What Is Essential?
What Is Essential?
Property in the real world is what gets with or comes attached to something, whether as a feature or as an element of that thing. We could say that properties are the elements that make something a “thing” or to use an old and popular phrase, we could call them the stuff that makes things go together. Now this brings us to the question, which properties are essential and which are non-essential? Are properties non-essential just because they don’t add anything to the object they’re attached to?
The answer is no. For example, in physics, energy cannot be destroyed, only altered. Therefore, in order for energy to be transferred from a feature to something else, it needs to be done with something that can be destroyed. So while a property of a system can be something non-essential in and of itself, it’s essential as something that helps it to transfer from point A to point B. In other words, without property, nothing is possible. But let’s take a slightly more complex example to make our point.
Take a pair of shoes. One shoe has a property of its own. That is, it can roll over and so on. The other shoe does not have that property. Thus, if you take something apart you would notice that the non-essential property (rollover) is essential to the system (shoes).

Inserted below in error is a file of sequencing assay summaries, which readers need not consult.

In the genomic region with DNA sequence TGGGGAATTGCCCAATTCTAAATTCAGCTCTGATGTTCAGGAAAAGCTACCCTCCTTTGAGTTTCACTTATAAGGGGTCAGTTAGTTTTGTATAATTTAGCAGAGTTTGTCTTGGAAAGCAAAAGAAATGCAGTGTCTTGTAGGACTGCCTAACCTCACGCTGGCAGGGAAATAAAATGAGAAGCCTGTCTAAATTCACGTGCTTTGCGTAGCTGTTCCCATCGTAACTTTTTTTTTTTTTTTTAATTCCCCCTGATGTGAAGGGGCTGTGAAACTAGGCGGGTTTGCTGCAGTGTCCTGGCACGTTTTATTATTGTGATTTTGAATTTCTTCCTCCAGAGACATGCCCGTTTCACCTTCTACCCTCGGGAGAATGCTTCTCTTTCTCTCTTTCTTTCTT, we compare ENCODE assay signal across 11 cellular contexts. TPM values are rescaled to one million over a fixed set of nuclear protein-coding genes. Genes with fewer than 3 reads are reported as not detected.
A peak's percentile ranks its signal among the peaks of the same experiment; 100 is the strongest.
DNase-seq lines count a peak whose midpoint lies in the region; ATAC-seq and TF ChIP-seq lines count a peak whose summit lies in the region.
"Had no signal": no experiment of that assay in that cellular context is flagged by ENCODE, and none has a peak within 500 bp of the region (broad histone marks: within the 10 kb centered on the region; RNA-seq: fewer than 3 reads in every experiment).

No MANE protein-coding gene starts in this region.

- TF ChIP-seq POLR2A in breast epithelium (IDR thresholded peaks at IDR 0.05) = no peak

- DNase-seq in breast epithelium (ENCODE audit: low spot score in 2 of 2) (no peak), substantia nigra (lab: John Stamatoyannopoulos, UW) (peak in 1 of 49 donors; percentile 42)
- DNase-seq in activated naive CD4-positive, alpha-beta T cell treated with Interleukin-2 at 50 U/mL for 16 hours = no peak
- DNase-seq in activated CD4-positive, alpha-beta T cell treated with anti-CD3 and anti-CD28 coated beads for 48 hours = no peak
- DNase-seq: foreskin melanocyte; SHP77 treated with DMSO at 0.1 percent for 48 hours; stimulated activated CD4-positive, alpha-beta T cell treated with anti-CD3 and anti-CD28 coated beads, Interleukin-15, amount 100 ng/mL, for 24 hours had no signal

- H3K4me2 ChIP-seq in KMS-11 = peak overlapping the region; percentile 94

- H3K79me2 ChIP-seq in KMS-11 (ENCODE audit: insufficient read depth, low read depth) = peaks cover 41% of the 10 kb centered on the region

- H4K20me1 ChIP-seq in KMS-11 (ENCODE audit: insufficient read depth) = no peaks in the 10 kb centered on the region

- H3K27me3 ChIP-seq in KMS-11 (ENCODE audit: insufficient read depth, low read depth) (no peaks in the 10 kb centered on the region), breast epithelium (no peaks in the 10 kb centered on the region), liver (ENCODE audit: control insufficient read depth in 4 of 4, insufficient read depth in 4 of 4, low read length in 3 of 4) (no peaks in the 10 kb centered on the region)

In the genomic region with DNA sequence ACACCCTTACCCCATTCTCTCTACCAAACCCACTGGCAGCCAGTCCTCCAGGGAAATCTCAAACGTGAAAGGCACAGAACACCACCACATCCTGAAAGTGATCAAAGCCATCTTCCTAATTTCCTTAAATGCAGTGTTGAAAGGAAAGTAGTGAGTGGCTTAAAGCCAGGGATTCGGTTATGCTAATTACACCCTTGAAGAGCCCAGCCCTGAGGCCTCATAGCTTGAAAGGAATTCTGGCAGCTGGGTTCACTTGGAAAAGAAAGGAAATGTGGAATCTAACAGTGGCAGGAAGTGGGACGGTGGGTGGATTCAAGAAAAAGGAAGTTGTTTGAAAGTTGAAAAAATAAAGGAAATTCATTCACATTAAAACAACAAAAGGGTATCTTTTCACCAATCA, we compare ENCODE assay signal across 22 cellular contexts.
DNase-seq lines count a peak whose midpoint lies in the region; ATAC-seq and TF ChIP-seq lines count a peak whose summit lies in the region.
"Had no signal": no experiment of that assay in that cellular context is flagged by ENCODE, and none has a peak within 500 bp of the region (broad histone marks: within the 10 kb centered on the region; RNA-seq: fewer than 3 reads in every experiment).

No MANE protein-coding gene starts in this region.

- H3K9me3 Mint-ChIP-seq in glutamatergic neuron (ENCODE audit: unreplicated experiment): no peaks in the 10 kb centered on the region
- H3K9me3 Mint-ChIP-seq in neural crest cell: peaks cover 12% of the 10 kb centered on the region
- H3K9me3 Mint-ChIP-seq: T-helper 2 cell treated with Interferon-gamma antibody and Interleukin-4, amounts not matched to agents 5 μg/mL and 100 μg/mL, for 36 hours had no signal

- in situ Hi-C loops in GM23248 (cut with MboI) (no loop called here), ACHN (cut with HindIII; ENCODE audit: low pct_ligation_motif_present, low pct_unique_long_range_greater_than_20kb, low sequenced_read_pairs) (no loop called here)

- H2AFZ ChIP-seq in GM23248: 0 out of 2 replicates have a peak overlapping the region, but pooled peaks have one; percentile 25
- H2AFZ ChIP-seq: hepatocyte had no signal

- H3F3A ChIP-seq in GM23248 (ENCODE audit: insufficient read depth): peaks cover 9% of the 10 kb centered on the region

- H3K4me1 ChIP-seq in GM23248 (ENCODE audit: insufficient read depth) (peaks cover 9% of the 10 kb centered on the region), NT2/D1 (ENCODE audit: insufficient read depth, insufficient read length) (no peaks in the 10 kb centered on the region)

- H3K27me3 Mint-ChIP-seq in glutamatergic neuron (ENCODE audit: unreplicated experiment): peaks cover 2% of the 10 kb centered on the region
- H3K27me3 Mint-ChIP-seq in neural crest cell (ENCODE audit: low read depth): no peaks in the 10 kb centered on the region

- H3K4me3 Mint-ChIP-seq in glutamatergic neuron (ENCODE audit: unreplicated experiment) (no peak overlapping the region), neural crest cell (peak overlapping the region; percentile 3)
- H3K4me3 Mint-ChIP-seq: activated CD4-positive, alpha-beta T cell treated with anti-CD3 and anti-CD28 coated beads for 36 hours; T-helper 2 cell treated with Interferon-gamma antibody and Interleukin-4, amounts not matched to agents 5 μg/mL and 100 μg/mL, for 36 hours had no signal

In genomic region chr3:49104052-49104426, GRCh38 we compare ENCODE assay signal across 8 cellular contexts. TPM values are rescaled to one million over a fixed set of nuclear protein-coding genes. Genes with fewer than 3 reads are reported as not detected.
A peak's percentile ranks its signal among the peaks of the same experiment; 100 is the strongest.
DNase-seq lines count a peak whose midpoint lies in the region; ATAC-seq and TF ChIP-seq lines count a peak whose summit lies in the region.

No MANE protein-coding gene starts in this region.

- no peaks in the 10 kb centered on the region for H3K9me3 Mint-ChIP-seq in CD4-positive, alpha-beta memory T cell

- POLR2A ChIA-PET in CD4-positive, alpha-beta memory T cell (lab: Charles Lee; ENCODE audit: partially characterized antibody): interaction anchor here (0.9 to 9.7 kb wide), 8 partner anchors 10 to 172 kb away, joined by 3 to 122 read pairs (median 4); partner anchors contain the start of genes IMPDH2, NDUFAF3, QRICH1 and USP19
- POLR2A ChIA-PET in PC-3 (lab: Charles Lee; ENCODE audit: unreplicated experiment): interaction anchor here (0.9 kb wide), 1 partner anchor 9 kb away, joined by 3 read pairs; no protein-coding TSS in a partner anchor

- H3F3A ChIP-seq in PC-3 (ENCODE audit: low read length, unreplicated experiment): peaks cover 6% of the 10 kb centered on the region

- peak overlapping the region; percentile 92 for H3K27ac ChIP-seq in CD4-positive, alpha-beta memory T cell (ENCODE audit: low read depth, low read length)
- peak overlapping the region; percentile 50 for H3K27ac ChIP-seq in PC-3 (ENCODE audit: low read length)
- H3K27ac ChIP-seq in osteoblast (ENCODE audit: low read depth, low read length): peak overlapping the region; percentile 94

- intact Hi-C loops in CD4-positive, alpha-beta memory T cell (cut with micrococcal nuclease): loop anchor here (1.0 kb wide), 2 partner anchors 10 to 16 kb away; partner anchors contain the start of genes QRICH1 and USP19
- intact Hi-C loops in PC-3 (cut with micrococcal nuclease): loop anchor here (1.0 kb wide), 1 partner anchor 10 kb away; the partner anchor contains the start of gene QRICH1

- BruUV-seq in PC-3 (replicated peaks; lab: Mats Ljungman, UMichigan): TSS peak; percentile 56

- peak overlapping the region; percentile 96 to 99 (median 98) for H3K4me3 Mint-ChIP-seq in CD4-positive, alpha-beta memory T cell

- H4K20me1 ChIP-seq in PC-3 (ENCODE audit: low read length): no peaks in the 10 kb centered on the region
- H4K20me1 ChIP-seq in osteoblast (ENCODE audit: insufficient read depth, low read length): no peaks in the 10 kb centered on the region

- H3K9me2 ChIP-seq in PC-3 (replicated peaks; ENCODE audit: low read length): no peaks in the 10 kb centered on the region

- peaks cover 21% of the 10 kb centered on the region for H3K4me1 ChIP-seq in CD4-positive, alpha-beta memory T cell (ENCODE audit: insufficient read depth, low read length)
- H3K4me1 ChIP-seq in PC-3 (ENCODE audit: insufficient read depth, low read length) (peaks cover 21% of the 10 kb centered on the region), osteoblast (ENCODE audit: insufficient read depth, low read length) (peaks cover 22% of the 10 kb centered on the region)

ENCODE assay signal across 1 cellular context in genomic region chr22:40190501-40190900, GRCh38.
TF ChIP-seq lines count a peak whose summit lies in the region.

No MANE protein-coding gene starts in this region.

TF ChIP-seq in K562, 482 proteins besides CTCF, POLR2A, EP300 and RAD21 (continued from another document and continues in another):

So when we say that something is essential, we mean that it has some definite, universal value independent of whatever it’s attached to. Now let’s apply this the other way around. If a feature is essential, then it doesn’t matter what that feature happens to be when it’s taken apart. It will continue to have the value it had before the feature was put together. Now this leads us to one of the biggest problems with the property. Property often gets tied up in notions such as:
Individual property is essential. A pair of legs is essential to get down. A dress is essential to get clothes on. But if something is considered non-essential by these standards, then when it’s put back together it loses its value! In other words, someone could sell a house for one hundred pounds and then add on a caravan for two hundred pounds and claim they’ve made improvements to the property thus making it worth one thousand pounds. But two cars (and two beds) will still not add up to a suitable home – unless, of course, the property has been refurbished!
Essential is something that has a definite, identifiable quality that makes it uniquely yours. That means it has a quality that can’t be duplicated elsewhere. But it also has to have some utilitarian value. It doesn’t necessarily have to increase the value of the property.